A rose-red city, half as old as time

Petra Travel Blog

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Today was a wonderful day. Exhaustion and earplugs let me have a seven hour sleep through Ken's snoring, and there was decent orange juice with breakfast.

Petra. A rose-red city, half as old as time (actually Burgon retracted the ‘rose-red’ afterwards, when he visited and thought it was more salmon-pink).

I spent the entire day wandering through Petra with Tamara. The ancient city was beautiful and wonderful. It was built by the Nabataeans when they moved from north-western Arabia to southern Jordan around the 3rd century BCE. They built Petra to control the spice, silk and slave trade routes through Middle East.

It was a thriving empire, ruling most of the Middle East until 106 CE when it was conquered by the Romans. This was only just found out, when a letter from a Roman solider to his wife in Egypt was discovered, talking about his time in Petra. The Romans had to cut off the water supply to the city and siege it for three years before they could conquer it. Once the Romans conquered Petra they shifted the trade routes through Palmyra, but Petra was still lived in until 555 CE, when a massive earthquake destroyed most of the residential caves (but left the tombs intact).

Petra is built in a series of valleys through craggy faulted sandstone. Gentle hills hit steep cliffs at the edge of Petra, we walked in along the 1.2km long, 2m wide siq (a rock cleft created by an earthquake). The Nabateans were a very technologically advanced people, with hydraulic engineering, iron smelting and copper refining. Along the walls of the siq were two troughs (which used to be covered with clay lids), one to pipe water into the city, and one to pipe sewage out. At intervals there were stairs up to the pipe, where sewage traps were placed to keep the system clean. The sandstone walls are very colourful, mostly red, but with swirls of green and yellow, where the dominant oxide changes from iron to copper or sulphur. There were icons to the gods of trade carved out along the route, and a fossilised fish in the wall at one point. The road through still retains the original Roman paving in places, with large rounded pavestones. At several points offshots of the siq were damned, the original damns were destroyed by earthquakes, but the Nabataeans used them to control the winter floods.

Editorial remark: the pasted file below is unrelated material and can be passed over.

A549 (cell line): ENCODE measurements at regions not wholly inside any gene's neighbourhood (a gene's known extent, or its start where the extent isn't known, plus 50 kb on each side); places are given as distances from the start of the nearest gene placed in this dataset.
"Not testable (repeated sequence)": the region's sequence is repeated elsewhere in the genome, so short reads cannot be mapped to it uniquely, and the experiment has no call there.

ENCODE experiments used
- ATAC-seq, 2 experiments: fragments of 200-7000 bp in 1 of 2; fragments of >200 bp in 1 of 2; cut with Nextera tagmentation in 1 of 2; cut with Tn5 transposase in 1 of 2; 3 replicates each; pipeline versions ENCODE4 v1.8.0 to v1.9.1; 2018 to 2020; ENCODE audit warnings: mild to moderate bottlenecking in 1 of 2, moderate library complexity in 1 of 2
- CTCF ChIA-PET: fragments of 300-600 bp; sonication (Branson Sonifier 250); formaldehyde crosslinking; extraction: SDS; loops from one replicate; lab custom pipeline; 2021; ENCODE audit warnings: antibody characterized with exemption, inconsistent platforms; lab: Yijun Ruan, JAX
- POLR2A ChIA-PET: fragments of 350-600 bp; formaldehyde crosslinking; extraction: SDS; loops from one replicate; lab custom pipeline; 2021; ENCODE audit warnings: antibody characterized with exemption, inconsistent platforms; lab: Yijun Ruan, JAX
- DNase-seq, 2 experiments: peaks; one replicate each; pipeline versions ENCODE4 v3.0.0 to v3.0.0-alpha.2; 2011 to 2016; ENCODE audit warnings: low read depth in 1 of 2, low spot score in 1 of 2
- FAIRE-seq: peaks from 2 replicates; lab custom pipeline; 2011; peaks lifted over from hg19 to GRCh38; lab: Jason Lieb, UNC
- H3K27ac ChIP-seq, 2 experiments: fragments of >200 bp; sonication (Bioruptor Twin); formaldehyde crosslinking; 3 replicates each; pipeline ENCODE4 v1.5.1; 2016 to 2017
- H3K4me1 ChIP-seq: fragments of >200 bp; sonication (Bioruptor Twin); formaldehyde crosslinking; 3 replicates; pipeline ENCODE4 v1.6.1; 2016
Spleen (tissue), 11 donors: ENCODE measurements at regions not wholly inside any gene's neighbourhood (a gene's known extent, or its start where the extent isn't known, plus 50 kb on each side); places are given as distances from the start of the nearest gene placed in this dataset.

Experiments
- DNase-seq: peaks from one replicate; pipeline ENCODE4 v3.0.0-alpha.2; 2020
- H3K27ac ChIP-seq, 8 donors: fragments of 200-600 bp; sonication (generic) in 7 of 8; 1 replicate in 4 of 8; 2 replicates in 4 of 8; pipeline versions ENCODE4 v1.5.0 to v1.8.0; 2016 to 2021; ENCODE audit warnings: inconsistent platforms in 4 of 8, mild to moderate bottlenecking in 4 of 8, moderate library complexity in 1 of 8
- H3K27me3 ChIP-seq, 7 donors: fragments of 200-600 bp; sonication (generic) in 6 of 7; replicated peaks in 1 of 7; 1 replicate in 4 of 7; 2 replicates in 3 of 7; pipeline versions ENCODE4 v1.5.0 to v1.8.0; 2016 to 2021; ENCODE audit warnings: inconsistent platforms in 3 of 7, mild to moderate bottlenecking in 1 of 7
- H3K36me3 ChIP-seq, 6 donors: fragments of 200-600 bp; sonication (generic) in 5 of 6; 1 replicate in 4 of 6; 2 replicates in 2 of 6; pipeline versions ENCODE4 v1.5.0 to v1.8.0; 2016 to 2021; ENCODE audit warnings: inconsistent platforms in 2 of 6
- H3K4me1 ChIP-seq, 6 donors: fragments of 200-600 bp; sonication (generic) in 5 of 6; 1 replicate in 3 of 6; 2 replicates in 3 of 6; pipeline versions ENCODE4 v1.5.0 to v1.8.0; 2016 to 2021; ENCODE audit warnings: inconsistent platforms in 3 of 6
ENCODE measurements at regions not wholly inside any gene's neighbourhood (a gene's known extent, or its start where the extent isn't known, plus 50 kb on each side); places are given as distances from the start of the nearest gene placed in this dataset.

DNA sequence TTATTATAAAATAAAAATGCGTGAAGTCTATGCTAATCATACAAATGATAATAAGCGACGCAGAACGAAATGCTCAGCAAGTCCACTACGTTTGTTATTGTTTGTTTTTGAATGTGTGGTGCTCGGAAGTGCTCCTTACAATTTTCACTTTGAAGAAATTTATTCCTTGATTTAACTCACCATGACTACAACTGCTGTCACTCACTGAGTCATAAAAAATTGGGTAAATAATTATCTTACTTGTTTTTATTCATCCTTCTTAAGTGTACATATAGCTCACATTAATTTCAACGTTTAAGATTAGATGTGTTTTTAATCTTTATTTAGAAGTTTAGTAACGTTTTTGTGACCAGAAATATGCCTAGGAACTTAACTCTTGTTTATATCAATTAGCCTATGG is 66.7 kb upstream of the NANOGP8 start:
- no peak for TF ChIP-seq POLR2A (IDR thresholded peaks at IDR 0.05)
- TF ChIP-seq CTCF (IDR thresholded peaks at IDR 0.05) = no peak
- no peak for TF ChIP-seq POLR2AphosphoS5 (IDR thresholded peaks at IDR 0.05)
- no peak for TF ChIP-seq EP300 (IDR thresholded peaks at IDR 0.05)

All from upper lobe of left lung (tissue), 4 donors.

As the siq ends, the Treasury (Al-Khazneh) peaks through the gap, and we came out to the beautiful facade of the tomb to a Nabataean king 56 BCE. The facade is 30m wide and 43m tall, and is beautifully carved straight out of the mountain in a fusion of Nabataean with Hellenistic, Egyptian, Roman and Persian influences. The carvings are beautifully intact (the carvers started at the top and worked down, so as not to destroy their work), except for the central cylinder, which locals thought was filled with Egyptian or pirate treasure (hence they called it the Treasury), and tried to open by shooting their rifles at it, and a few of the gods which were obliterated by Christians. The actual tomb inside the massive facade was quite small, the opposite of the Valley of the Kings in Egypt, with no facade and elaborate chambers carved into the mountains.

Past the Treasury we walked along the Street of Facades, with rows of Nabataean tombs carved into the mountain, each with a stairwell carved on top (the symbol of eternal life). Past the Street of Facades we entered the main residential valley, with hundreds of small houses, each carved out of the mountain. The entire mountain face with peppered with doorways, each with a carving of a stairwell above. From the residential valley was a long colonnaded street, with columns running along the road, and the ruins of shops and stores that used to sell their wares here. The road runs to the amphitheatre, which was carved out as a meeting place for business and religion in the 1st century CE, seating 3000 people, then expanded under Roman rule to seat 7000 for entertainment.

From the amphitheatre we walked several kilometres and climbed up the 800 steps to get to the Monastery (Ad-Deir), another amazing tomb facade (or a temple, it isn't sure). We walked back and visited the Lion Triclinium, Al-Habis Fortress (built by the Crusaders when they controlled Petra) and the Royal Tombs. The Royal Tombs used to be similar to the Treasury and Monastery, but are more eroded, leaving less detail, but still the imposing structures. The sandstone was impressively coloured in this region, such that some facades looked like polished marble, or abstract Aboriginal rock paintings, with the brightest swirls of colour meandering across the surface. I spent all my money on my first souvenir in the Middle East (and probably last), three old coins found at Petra, an Ottoman Turk coin (maybe 500 years old), a Roman coin (1500 years old), and a 2000 year old Nabataean coin.

On the way back we climbed up to the High Place of Sacrifice, with spectacular views of Petra and the mountains, and a sacrificial alter and table for religious ceremonies.

Turkish baths

Coming back from Petra I went straight in for a Turkish bath. We started out with a steam for half an hour, very different from a Banya or Sauna since it is not as hot, but so steamy you can only see about 50cm. It was glorious to feel the sweat pouring out, especially after eight solid hours of hiking. Then I lay on a heated marble slab for ten minutes, followed by a shower and a scrub by a Jordanian guy using a cleaning glove. After the scrub came a spa, which was too hot, and made me feel a little ill (I had to have a lie down because I felt like fainting), another shower and a massage (which I didn't like, but everyone else loved).

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photo by: vances